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Contemporary culture can be defined as ocularcentric (Rose, 2016), for we are surrounded by visual and multimodal materials in our everyday lives that both represent and create our understandings of social worlds. Consequently, the field of visual studies is continually expanding, and it has much to say about the use of images and creative artefacts in research, whether these are found images, researcher initiated materials or participatory productions (Pauwels, 2011). While there is significant attention to the construction and analysis of visual images, arguably there is less interest in dissemination. Where the sharing of images is considered, this is often in relation to ethical debates around whether to reveal or conceal the identities of participants in photographic data (see Clark, 20XX (this volume)), or the conventions of publishing visual data in academic articles (see Newbury, 20XX (this volume) and visual essays (see Heng, 20XX (this volume). This chapter moves beyond discussions of presenting visual data, and instead explores the possibilities for revisualization, that is transforming research data, visual or otherwise, into new multimodal creative outputs that can attend to the requirements of participant confidentiality, where necessary, and promote engagement, wider impact and a potentiality for change, beyond the academic article. For Becker (2007: 285), ‘there is no best way to tell a story about society… the world gives us possibilities among which we choose’. However, strategies of dissemination often follow a traditional path. Typically research project completion involves the writing-up of the findings and recommendations in a final report, which may be restricted to a ‘small audience who are closely associated with the research project’ (Timmins, 2015, p. 35). The publication of a report is often followed by related peer reviewed journal articles and other scholarly publications; but the audiencing of these standard outputs is necessarily restricted to academia (Barnes at al., 2003). The narrowness of this dissemination strategy may mean that the implications of research studies often have little impact on practice, policy or communities, limiting opportunities for change and improvement (Finfgeld, 2003; Troman, 2001). As Keen and Todre (2007: n.p.) contend, ‘research, done well, is worth disseminating’, so why do we routinely follow pathways of dissemination that are restricted, standardised and often inaccessible? The commonality of the report to academic article procedure suggests that Becker’s notion of ‘choice’, is not a straightforward one. In academia, it may be more useful to consider ‘obligatory choices’ (Bennett et al., 2009), where ideas of personal agency are constrained and ‘choice’ is essentially rationalised and accepted in relation to wider circumstances. Researchers are generally concentrated within the sociocultural and political context of institutes of higher education, which have increasingly moved to a mathematical model where the number of publications credited to an academic become a measure of their competency. Reflecting on this quantification of competency, Rawat and Meena (2014) argue that the immense pressure to publish, mean that the phrase ‘publish or perish’ [1] has become a harsh reality for researchers; despite the fact that the majority of academic journal publications are uncited and underused. The institutional structure, cultural technologies of intellectual activity and external market contingencies continue to stress the business case for research output (Mannay and Morgan, 2014). Therefore, researchers are expected to write and to publish at speed to keep their accounts relevant before they become obsolete and void of economic value. Of course, it is important to publish but there needs be less rigidity, as Vale and Karataglidis (2016: n.p.) caution ‘research and publishing is the oxygen of academic life. But the regimes of control that surround contemporary approaches to publishing are choking creativity and, with it, the profession itself’. In addition to the pressures to publish frequently in conventional ways, the conventions of the journal article itself can be problematic for researchers hoping to creatively engage wide and diverse audiences. There is a dense, dry, flat prose that forms a ‘linguistic armour’ in much academic writing (Lerum, 2001), which can stifle the affective elements of research findings, and distance the reader from the voices of participants (see also Wilson, 2018). Images have the capacity to move us and by including these in publications there may be an opportunity to better communicate research findings to the reader/viewer, and engage them in participants’ worlds. However, restrictions of publishing in many journals, and ethical issues around revealing participants’ identities (Clark, 2013), mean that often researchers need to publish about their visual research without the pictures. Visual researchers have made attempts to achieve ethical, impactful dissemination that can communicate the depth of identifying visual images when these are at risk of being silenced by their absence. For example, Carroll (2015) has employed the epistolary genre to communicate observations and conversations, which were recorded in textual and visual forms, including video recordings, as part of her the fieldwork on human milk donation and the use of donated breast milk for hospitalised, preterm infants. Carroll created a series of letters from a donating mother and the recipient mother. Although these were constructed by Carroll, they acted as a representation of the intimate thoughts, affective sentiments, and labours that surround the provision and use of donor milk. Similarly, in my own work with women utilising photoeliciation, mapping and collage, I have drawn on found poems (excerpts from interviews reframed as poetry) to represent their accounts of domestic violence and abuse (Mannay, 2013). In the same way, researchers in health studies have translated the accounts of women with breast cancer into poems, arguing that these accounts can be understood more intensely and profoundly through poetry, offering a richer, more meaningful, and potent evocation of themes than traditional written forms (Reilly et al., 2018). These approaches have attempted to negotiate the tension between concealing identity and giving participants a voice; and also to engage audiences at an affective level and achieve impact. However, these forms of dissemination are still bound by text, and published in journal articles that may stipulate fees to view, making them inaccessible to a wide audience base, and the language of the wider articles themselves that surround this more creative presentation, may still make these outputs unattractive to audiences outside of academia. Despite the centrality of traditional academic publications, there have been shifts that have opened up opportunities to disseminate research findings in different modes. For example, there has also been a growing emphasis on the potential for research to ‘change or benefit to the economy, society, culture, public policy or services, health, the environment or quality of life, beyond academia’ (REF, 2011). This imperative for impact can be seen as another pressure for researchers, and ‘we are increasingly subject to a range of administrative processes that demand that we can demonstrate that the research that we carry out, and the outputs that result from it, possess some utility to non-academics and that they possess causal powers to influence the world in some way or another’ (Knowles and Burrows, 2014: 242). On the one hand, there is an argument that these demands for impact can put pressure on academic staff, contributing to an audit culture where researchers are already continually measured and evaluated is an important one (Strathern, 2000). However, on the other hand, as academics we are often personally invested in contributing to positive changes in the areas that we study, and the impact agenda does offer opportunities and funding for creative projects of engagement that can include revisualization. The following sections will explore the ways in which revisualization can be useful for researchers for two reasons. Firstly, in terms of retaining anonymity where this is essential to the project, and secondly as a tool of engagement with diverse audiences. Researchers regularly have to negotiate decisions about what is ‘the unsayable and the unspeakable’; ‘who to represent and how’ and ‘what to omit and what to include’ (Ryan-Flood and Gill, 2010: 3); and the examples presented will illustrate how revisualization can provide an alternative option for representing sensitive accounts. They will also demonstrate how researchers can draw on visual and creative outputs to increase the impact of their work, and attend to the question ‘what impact does voice have if no one is listening?’ (Alexandra, 2015:43). Revisualization will be examined in relation to multimodal visual and creative approaches including theatre, film, music and artwork.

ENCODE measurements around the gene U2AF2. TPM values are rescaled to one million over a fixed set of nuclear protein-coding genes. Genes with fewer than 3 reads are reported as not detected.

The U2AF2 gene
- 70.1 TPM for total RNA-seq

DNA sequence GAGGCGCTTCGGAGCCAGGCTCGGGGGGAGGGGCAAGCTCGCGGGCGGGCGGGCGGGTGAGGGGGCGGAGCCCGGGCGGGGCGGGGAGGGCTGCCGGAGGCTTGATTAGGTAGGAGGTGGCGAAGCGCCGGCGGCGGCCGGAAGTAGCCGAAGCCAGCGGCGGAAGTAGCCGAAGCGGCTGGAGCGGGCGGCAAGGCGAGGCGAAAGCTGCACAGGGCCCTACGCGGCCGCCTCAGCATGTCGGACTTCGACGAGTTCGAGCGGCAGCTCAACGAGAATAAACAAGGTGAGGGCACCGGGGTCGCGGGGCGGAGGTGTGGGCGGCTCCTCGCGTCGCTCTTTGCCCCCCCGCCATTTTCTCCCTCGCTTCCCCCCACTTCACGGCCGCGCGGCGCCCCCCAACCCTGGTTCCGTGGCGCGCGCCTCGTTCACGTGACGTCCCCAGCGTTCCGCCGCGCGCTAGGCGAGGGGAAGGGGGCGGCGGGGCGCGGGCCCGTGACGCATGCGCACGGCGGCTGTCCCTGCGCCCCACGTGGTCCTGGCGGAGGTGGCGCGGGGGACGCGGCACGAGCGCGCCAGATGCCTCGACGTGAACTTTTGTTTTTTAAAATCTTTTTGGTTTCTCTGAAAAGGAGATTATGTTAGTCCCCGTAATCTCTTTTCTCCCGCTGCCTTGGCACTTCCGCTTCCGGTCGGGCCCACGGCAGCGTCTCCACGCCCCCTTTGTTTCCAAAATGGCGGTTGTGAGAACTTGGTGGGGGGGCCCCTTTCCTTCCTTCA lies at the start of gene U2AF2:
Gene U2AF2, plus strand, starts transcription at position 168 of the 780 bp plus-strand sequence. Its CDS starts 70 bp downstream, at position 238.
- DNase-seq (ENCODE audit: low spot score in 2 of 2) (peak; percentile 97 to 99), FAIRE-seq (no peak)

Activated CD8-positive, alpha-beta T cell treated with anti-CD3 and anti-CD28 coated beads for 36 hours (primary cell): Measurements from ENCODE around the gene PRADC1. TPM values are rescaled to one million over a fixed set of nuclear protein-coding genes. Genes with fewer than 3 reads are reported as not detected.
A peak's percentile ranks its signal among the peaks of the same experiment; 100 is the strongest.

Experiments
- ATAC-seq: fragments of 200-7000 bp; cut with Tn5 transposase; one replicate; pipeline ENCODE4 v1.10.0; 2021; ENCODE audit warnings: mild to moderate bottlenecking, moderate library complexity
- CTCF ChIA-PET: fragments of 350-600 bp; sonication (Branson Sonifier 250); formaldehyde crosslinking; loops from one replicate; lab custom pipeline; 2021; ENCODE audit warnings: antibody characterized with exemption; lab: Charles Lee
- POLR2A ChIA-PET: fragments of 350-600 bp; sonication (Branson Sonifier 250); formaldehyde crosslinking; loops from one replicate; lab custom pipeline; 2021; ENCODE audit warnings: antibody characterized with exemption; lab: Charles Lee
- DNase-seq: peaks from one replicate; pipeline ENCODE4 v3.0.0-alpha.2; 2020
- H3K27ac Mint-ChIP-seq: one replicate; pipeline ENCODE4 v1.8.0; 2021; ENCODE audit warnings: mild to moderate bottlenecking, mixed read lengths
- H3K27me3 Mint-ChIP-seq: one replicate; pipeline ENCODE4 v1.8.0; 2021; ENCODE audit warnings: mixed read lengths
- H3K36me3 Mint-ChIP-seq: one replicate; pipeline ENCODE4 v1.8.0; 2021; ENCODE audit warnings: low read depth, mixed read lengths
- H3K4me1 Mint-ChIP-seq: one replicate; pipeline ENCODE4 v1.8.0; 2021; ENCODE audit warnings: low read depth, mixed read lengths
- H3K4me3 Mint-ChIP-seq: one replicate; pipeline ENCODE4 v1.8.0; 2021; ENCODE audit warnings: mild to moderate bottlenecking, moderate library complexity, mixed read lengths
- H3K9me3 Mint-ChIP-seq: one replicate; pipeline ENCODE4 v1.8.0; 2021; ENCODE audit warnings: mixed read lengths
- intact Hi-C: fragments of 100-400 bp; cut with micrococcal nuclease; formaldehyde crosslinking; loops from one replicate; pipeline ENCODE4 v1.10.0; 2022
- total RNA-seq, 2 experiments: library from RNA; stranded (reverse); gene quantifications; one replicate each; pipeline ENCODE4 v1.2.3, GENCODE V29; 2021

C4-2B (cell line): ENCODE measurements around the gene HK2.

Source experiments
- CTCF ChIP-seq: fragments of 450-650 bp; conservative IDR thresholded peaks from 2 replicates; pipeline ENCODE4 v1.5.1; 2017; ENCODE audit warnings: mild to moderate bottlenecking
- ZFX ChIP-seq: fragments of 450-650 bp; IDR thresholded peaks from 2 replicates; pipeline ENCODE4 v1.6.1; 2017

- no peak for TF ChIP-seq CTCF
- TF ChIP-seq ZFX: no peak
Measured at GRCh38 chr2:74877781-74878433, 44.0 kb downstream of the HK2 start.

Item Type: Book Section
Date Type: Publication
Status: In Press
Schools: Social Sciences (Includes Criminology and Education)
Subjects: B Philosophy. Psychology. Religion > BF Psychology
B Philosophy. Psychology. Religion > BJ Ethics
H Social Sciences > H Social Sciences (General)
H Social Sciences > HM Sociology
N Fine Arts > N Visual arts (General) For photography, see TR
N Fine Arts > NX Arts in general
T Technology > TT Handicrafts Arts and crafts
Uncontrolled Keywords: dissemination; impact; visual methods; creative methods; film; theater; art; revisualization
Publisher: SAGE Publications
ISBN: 9781473978003
Last Modified: 04 Nov 2022 12:24